Thursday, December 10, 2015

Inclusionary zoning study completed. "A quasi mandatory program."

On Wednesday the Planning Commission released their recommendations for new affordable housing policies.  According to The Tennessean and other sources, the inclusionary zoning recommendations developed by the Planning Commission avoid the most onerous characteristics of most inclusionary zoning.  For starters, thanks to a State law, Metro cannot impose rent control.  This was clear from the very first and anyone who wanted to know, knew that back in July 2015 when the Council directed the Planning Commission to develop an inclusionary zoning ordinance to present to the Council. Since State law prohibits rent control, a mandatory inclusionary zoning ordinance addressing rental property was out of the question from the very first.

What the Planning Commission has developed is a recommendation that relies on incentives for developers to build affordable housing. I much prefer incentives to punitive requirements, but incentives can be disguised punishment for those who do not get the incentives. The lead consultant on the project is quoted in The Tennessean as saying, “To some, this recommendation could be characterized as an incentive zoning ordinance, but to others, it might appear stronger. For us practitioners and researchers who talk to a lot of people around the country, some might call this a ‘quasi mandatory program.’"

The primary incentive appears to be bonus incentives. As an example of how an "incentive" program can really be mandatory is how it is applied to density.  In order to build downtown a certain amount of density may be necessary to make the development feasible. If in order to to be permitted to build to that density, you must build a certain number of affordable units, then the incentive density bonus program is not really voluntary but mandatory. 

I should be clear when we talk about "affordable housing" that people know what we are talking about. We are not talking about public housing or Section 8 housing, nor are we talking about housing the homeless.  "Affordable housing" means housing that is priced so that it does not take more than a certain percentage of a family's income. Usually that percentage is 30%. So, affordable to whom one might ask? According to the recommendations of the Planning Commission the affordable housing units for-sale under their proposal would be reserved for families whose income is 80 percent of Nashville’s area median income and for rental projects, it would be 60 percent. It is unclear what family size this applies to.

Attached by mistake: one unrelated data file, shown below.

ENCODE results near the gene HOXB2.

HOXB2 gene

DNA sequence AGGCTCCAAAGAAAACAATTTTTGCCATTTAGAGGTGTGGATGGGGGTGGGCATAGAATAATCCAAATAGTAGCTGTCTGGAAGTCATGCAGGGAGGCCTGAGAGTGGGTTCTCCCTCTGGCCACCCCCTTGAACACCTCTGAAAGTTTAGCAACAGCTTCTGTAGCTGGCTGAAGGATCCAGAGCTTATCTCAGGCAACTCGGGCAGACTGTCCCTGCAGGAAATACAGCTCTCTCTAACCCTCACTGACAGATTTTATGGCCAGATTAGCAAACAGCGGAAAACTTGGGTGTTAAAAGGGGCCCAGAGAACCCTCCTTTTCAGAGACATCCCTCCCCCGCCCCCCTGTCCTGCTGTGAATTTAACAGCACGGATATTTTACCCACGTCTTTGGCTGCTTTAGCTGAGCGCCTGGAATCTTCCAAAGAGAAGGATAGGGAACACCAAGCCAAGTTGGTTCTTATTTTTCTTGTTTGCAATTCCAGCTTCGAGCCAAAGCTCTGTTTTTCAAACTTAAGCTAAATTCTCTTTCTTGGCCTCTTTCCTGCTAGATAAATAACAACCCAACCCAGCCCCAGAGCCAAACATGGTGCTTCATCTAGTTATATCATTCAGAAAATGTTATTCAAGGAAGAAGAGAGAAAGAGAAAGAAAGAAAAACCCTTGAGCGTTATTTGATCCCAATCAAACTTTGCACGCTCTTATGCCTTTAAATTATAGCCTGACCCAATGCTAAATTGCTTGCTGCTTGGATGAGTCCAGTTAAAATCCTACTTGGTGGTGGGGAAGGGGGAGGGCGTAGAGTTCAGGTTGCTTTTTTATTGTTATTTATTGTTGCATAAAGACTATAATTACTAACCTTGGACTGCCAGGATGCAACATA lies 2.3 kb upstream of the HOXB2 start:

In Nashville 80% of the Area Median income for a family of two is $42,800.  An affordable monthly house payment for this family would be $1070 a month. That amount of house payment including the escrow for taxes and insurance would finance a house that would sell for about $175,000. Today we are experiencing record low interest rates. If rates go up to 5% that would finance a house costing about $150,000.  $175,000 is not a shabby house, but if developers are building condos that sell for $350,000 to a million dollars, that is way below market.

According to the Planning Commission proposal, a developer willing to build for-sale projects of five units or more in the urban zoning overlay could net $20,000 for "each affordable" unit.  Rather than accept the $20,000 incentive, most developers would prefer to build the more expensive units. This incentive alone will probably result in few affordable units.  For areas outside the urban core, the incentive is only $10,000. While $20,000 may not be sufficient to entice a builder to build affordable units, the density bonus may. This is just a supposition of how it may apply, but if by current zoning a builder can only build 12 stories high but if he agrees to build x number of affordable units, he can build 24 stories high, then that is such an incentive that it becomes in effect a mandatory requirement.

While inclusionary zoning may sound good, the unintended consequences may be that overall fewer units get built. The same developer looking to build in Nashville, may simply choose to develop in another city where requirements are less stringent and where he can earn more money.  Less development, means less housing supply and more pressure on housing prices and even less property that is "affordable." This proposal needs to be looked at very carefully, if it really is a mandatory program, the State should intervene to prohibit for-sale price controls.

I will post more on this topic as more is known.  If there is someone who is knowledgeable of this topic and what Metro is proposing, please submit it to me for publication. To read The Tennessean's article follow this link.

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